Orthokeratology Facts For Non Surgical Eye Sight Correction In Lawson MO
Orthokeratology is a non-surgical procedure utilizing specially developed contact lenses to gently reshape the curvature of your eyes to make you see much better. Orthokeratology is likewise well known by a few various names, the most typical being ortho k, while some others consist of corneal refractive therapy, CRT, accelerated overnight orthokeratology and corneal reshaping therapy. In the most basic of terms Orthokeratology or Ortho K is the science of altering the curvature or shape of the clear front part of the eye, the cornea, to alter how light is concentrated on the retina at the back of your eyes.
This is a non-surgical procedure that eliminates the requirement for glasses or daytime contact lenses. It improves vision by carefully reshaping your eyes utilizing specially designed restorative contact lenses. The way that this works is that you just put specially fitted contact lenses in at bedtime, and when you awake, you will have clear natural vision for the rest of your waking hours.
Orthokeratology Doctor Near Me
This safe and effective treatment can remedy near-sightedness, which is likewise referred to as myopia, astigmatism and in many cases farsightedness. It is an excellent alternative to LASIK for those who do not want the risk or are not prepared for surgical treatment
Think of the cornea as the eye’s equivalent of a watch crystal. It is a clear, dome shaped structure that overlies the colored iris. Its tissue is most just like clear, damp skin; and like skin it is extremely pliable. Since the cornea separates the eye from air and the rest of the outside world and because it has a curvature that bends light to the back of the eye, it is responsible for most of the eye’s corrective power and adds to various conditions such as nearsightedness (myopia), farsightedness (hyperopia), and the blur of astigmatism.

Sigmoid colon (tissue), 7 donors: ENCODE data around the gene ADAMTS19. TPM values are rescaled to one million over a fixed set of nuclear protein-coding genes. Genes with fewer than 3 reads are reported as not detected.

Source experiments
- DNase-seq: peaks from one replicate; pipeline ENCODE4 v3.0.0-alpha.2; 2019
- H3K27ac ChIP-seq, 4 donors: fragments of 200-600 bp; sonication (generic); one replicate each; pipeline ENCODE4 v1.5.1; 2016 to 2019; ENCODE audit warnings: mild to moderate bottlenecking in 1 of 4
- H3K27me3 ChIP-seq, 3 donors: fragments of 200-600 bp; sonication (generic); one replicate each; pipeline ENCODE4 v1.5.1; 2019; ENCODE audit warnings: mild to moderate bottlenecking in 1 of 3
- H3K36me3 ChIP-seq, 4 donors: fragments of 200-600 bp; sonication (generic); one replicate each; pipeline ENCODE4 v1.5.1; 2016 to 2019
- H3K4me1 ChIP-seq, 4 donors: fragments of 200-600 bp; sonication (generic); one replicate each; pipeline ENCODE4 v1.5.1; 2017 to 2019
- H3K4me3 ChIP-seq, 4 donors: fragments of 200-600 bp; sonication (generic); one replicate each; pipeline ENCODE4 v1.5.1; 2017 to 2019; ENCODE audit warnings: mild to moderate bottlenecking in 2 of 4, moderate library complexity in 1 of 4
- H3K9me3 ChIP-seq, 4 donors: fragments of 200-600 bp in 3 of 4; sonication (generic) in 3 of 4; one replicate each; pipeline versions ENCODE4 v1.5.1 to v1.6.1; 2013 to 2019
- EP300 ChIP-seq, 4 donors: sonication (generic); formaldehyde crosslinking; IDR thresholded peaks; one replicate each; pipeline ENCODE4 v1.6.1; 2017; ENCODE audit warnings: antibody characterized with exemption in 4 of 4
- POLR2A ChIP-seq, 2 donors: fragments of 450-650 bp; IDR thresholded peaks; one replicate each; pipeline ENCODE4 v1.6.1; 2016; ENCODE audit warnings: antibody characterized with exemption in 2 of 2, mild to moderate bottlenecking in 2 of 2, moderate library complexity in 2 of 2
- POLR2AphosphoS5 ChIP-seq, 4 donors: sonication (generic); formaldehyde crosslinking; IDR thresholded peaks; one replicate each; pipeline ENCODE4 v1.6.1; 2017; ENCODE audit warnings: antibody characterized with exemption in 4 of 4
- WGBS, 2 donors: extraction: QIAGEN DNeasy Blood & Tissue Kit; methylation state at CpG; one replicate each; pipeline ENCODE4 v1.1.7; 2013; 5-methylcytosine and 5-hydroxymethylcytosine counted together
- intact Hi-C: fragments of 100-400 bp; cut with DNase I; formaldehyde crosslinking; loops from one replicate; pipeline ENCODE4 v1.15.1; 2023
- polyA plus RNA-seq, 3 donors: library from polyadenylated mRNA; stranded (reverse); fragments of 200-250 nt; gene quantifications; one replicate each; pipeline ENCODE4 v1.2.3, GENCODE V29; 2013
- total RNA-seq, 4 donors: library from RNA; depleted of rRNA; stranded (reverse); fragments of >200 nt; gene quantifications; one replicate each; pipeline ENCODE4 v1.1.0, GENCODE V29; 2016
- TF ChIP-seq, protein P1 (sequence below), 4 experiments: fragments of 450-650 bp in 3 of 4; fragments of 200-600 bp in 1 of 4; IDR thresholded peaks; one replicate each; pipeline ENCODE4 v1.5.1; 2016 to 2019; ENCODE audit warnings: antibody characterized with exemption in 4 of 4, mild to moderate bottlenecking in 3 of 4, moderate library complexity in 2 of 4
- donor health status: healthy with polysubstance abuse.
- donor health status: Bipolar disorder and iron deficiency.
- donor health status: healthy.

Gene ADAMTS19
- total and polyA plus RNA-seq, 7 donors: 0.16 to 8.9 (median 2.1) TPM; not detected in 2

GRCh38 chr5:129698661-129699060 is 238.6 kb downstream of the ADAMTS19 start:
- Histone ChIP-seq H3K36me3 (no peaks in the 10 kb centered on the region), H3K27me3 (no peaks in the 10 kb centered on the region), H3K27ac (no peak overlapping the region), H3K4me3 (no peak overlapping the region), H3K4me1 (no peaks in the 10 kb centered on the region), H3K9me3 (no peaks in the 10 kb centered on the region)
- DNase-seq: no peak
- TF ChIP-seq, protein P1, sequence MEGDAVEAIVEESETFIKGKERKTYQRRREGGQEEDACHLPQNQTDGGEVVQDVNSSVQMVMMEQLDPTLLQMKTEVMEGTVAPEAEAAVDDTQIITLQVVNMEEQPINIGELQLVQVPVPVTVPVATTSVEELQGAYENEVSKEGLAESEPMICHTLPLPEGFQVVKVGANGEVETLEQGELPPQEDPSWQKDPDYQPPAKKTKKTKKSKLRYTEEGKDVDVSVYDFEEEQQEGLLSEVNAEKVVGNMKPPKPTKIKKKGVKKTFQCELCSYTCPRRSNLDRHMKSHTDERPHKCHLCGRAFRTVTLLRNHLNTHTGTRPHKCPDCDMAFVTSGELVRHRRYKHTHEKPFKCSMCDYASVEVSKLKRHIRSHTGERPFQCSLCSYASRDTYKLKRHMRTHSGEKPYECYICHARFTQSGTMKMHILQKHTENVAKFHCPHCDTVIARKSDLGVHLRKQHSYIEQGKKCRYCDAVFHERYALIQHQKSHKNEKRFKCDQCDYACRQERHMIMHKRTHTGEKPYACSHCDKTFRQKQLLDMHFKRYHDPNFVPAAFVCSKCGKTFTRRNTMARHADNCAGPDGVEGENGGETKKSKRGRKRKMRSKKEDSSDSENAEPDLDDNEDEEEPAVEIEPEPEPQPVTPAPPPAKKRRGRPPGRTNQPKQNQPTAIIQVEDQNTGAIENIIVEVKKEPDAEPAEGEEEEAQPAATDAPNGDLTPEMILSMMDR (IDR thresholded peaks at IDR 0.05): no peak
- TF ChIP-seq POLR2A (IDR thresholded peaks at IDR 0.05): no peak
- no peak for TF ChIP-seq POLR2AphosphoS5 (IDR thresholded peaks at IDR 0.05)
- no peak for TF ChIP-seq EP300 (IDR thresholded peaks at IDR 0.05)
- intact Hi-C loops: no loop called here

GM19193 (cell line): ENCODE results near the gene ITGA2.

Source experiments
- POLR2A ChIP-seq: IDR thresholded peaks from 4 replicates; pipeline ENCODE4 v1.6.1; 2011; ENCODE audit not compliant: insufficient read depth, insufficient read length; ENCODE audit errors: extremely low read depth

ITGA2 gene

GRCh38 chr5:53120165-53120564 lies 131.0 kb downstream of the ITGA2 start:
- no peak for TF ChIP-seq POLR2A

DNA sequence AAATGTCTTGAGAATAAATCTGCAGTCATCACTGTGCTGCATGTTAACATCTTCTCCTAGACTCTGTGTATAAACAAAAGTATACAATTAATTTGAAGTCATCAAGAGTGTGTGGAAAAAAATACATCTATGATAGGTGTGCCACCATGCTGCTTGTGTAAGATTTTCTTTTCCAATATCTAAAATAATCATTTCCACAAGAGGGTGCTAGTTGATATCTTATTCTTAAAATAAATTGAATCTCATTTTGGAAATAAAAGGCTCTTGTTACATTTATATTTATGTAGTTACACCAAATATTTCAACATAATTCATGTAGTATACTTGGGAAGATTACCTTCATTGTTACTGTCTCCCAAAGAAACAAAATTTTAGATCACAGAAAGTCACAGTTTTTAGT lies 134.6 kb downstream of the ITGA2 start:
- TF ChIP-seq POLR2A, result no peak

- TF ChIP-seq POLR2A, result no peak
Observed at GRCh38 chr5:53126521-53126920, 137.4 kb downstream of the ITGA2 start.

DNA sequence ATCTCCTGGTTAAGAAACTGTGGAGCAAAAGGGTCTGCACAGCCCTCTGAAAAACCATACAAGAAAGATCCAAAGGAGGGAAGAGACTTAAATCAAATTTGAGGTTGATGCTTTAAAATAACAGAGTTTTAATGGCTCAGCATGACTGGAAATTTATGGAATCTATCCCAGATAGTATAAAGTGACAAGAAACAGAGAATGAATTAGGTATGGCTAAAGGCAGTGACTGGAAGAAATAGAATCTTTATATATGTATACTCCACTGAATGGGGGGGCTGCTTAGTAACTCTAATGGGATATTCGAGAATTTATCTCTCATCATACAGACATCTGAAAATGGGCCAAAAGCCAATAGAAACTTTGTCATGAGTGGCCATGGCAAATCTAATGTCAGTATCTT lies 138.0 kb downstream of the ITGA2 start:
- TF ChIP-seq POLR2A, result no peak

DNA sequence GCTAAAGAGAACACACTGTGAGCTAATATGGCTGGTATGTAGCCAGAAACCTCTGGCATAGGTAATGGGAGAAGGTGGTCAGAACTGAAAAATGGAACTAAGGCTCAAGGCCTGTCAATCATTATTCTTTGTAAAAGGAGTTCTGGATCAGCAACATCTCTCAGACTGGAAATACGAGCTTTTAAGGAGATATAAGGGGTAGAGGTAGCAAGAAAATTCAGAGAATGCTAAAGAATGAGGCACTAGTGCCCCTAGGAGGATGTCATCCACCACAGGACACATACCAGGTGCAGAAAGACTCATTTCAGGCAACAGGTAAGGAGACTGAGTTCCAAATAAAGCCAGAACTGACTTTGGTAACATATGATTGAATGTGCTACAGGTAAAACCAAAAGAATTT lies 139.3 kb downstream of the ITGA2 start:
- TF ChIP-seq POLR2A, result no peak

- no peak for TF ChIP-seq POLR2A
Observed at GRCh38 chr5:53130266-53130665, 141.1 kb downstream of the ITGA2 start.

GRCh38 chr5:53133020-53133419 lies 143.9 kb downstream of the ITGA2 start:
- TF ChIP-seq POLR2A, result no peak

When you select Ortho-k a few essential tests must be carried out. Chief amongst these tests is the decision that your eyes are healthy. Your orthokeratology doctor will most likely be an Eye doctor with specialized training in the procedure of corneal molding. She or he will examine the retina and also the health of the front part of the eye and the inside of the eye. The other essential procedural test is the mapping of your cornea. To do this an instrument called a corneal topographer is used. Similar to a topographical map of the United States shows mountains and valleys and subtle changes in elevation; the topography of the eye reveals your doctor precisely how your cornea is formed. The details from your corneal mapping plus the accurate measurement of the size of your cornea and the prescription that is needed to correct your vision are all utilized to develop the retainer lenses (corneal molds) needed to produce the Ortho-k result.
On the day you pick up your Ortho-k retainer lenses you will be instructed in how to insert, remove, and properly take care of your vision retainers. The fit of your retainers will be examined and you will be set up to be seen after your first night of wear. On day 1, your doctor will re-evaluate your fit and newly restored vision and another mapping of your cornea will be carried out.
Throughout your initial fitting process, your eye doctor will monitor your corneal health and the effectiveness of treatment. At certain times your retainer lens fit may be modified to attain your objectives.
Lawson Ortho K Contacts
Orthokeratology can produce lead to a remarkably brief amount of time. The length of treatment to achieve your goals can differ from person to person and will depend upon a variety of factors including your prescription, the quantity and quality of your tear production, your expectations and also something called corneal rigidity.
We advise clients that they might need to use their retainers every night to preserve their recently fixed vision. Some people have the ability to lower their wearing schedule so that they just have to use their lenses once every two to four nights. The factor for this is due to the flexibility or (rigidity) of your cornea.